As the story moves on, we find out that every member of the Shah family has a secret involving a hidden love, and each of them keep it hidden because of family obligation.
By Jeff Walsh
"Kurt Cobain: About A Son" (now playing in select theaters) is sort of an oral autobiography played over a Pacific Northwest travelogue. While Kurt narrates his growing up, interest in music, and reaction to fame, we see scenes of the cities he talks about. It is definitely an interesting presentation, in that there is no title up front mentioning Cobain, barely any photos of him during the entire film, save for some live concerts where he's hard to make out, and only a handful of portraits at the very end. Theater-hoppers who show up to this movie late won't know what the hell's going on, with a disembodied voice talking about growing up, while visuals of a lumber yard and other assorted segments show underneath.
I'll come right out and state upfront that I am a huge Nirvana fan. I heard Nevermind when it debuted on the local college radio station, rushed out to buy it the next day, and bought the only copy the store had in stock, a month or so before it would start getting airplay. I got to see them live two nights in one week on their In Utero tour, the week before they recorded their famous Unplugged set. I even have a Kurt Cobain "action figure" on my Amazon wishlist. So, when I heard this movie was edited from more than 25 hours of audio interviews Cobain did with Michael Azerrad for his book "Come As You Are: The Story of Nirvana," I was more interested in when an audiobook of those interviews would be made available than in the 90-minute movie.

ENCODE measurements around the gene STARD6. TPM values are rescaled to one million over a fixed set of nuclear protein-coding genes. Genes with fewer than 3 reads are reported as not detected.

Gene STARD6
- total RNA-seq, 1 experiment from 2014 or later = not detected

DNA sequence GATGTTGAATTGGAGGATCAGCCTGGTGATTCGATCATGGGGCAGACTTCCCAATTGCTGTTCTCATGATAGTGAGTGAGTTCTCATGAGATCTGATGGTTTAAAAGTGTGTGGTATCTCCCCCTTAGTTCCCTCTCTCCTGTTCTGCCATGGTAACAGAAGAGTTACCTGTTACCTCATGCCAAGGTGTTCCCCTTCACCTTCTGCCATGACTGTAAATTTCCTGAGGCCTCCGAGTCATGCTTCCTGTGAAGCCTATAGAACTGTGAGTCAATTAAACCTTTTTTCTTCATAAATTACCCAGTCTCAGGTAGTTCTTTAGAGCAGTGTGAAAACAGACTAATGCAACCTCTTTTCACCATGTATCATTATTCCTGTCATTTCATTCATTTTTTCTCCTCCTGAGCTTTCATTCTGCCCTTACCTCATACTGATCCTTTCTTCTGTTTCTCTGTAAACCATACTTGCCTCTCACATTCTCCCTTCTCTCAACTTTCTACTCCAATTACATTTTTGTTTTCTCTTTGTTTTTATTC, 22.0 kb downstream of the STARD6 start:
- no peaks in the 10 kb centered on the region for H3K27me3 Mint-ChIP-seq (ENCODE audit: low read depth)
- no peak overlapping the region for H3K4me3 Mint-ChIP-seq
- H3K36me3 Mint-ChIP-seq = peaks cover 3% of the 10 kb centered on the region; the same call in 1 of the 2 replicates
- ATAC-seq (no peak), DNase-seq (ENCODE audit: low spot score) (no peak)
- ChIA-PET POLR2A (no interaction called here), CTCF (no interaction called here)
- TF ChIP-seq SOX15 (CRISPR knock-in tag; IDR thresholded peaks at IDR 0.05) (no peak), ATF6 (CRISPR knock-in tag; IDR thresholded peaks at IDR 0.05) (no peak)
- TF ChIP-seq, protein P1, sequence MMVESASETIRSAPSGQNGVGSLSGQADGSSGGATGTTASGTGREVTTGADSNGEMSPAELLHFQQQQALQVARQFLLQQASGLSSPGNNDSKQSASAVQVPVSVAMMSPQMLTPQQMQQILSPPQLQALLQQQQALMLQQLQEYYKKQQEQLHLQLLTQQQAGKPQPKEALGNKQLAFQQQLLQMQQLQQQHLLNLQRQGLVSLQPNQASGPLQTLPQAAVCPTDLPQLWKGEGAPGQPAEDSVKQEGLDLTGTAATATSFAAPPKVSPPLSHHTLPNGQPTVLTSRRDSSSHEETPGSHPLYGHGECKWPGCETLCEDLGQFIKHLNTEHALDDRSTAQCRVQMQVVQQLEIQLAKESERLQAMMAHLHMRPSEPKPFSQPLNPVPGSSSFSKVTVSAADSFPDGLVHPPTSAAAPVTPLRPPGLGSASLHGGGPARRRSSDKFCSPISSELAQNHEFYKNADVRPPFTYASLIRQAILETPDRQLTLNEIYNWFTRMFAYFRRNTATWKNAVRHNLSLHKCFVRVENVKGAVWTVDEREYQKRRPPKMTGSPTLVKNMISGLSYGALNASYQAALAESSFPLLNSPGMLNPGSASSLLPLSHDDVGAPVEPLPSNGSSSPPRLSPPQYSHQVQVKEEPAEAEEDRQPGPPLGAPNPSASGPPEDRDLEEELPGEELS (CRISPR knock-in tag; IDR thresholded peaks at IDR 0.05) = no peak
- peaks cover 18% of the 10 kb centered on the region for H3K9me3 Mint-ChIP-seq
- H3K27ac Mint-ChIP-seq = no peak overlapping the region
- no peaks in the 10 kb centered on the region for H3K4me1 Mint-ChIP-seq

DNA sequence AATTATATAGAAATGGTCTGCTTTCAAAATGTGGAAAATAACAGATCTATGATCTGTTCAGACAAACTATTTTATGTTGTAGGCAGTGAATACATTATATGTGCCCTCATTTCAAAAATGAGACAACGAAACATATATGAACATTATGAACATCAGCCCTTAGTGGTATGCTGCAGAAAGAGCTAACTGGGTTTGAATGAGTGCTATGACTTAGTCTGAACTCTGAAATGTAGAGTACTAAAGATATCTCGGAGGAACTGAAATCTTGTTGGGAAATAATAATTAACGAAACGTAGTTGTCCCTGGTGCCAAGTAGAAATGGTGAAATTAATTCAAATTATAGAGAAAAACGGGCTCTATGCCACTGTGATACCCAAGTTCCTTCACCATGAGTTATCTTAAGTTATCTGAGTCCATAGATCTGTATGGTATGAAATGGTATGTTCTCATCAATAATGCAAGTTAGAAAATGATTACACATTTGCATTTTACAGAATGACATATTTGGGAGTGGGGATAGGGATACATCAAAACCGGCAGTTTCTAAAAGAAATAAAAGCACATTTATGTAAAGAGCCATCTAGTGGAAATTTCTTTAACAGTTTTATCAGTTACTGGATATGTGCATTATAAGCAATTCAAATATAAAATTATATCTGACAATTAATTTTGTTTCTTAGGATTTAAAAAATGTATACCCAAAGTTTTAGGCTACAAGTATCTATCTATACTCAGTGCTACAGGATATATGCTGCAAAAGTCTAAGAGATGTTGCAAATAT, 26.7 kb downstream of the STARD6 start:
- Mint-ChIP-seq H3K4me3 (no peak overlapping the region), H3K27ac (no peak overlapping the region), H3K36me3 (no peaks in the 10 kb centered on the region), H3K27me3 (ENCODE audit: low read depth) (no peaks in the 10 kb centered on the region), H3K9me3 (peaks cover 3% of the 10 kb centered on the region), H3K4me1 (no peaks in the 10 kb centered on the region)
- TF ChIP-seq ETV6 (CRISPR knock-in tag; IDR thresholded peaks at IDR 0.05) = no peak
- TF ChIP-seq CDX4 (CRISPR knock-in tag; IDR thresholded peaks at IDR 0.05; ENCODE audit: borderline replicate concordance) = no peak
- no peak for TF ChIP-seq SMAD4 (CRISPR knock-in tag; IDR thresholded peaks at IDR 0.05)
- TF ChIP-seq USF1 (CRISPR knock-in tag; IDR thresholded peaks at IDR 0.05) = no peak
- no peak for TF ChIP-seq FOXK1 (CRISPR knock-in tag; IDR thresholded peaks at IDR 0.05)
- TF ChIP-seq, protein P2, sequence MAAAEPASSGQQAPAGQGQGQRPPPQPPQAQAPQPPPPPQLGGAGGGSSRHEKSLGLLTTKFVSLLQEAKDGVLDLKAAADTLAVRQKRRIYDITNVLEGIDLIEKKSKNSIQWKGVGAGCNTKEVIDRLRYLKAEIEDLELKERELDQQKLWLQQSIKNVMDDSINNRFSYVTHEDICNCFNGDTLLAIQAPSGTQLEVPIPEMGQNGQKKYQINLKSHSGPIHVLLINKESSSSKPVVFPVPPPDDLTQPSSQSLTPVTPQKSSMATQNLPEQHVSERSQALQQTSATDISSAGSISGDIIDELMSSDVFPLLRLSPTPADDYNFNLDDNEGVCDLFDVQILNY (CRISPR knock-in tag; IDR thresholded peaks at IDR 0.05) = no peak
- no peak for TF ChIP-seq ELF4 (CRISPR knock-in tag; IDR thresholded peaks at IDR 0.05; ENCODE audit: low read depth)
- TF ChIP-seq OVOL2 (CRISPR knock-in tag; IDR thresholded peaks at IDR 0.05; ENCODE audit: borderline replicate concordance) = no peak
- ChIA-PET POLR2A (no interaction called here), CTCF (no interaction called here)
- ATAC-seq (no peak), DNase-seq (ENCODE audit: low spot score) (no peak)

By Jeff Walsh
"Glue" sort of defies every pigeonhole you try and put it into, yet still leads to a rewarding experience. It probably helped that I had no clue what I was putting on, just popped the DVD in and hit play.
The characters fill in pretty quick right from the start. The lead is Lucas, a gangly but cute boy who listens to the Violent Femmes and sings in a band with his hot, hunky friend, Nacho on drums. At this point, my mind starts to assemble what lies ahead... OK, here we go, Lucas is gay, and has a crush on Nacho... but then we meet Andrea, a mousy girl that wears glasses. I try and fit her into my mental version of the movie, that she's sort of Lucas's fag hag, or that she and Lucas both fancy some Nacho, but then why does it seem that Lucas is flirting, too? Who likes who in this thing?
Eventually, I gave up trying to predict things and let the actual movie happen, which is a good thing because the focus and clarity I kept trying to force on the movie never happened. As much as I prattle on about not labeling your sexuality, it was sort of interesting to see it in effect. Lucas and Nacho had a definite physicality between them, at times it seemed homoerotic, other times just familiar. By the movie's end there are a lot of lines and labels crossed, but it's a satisfying journey.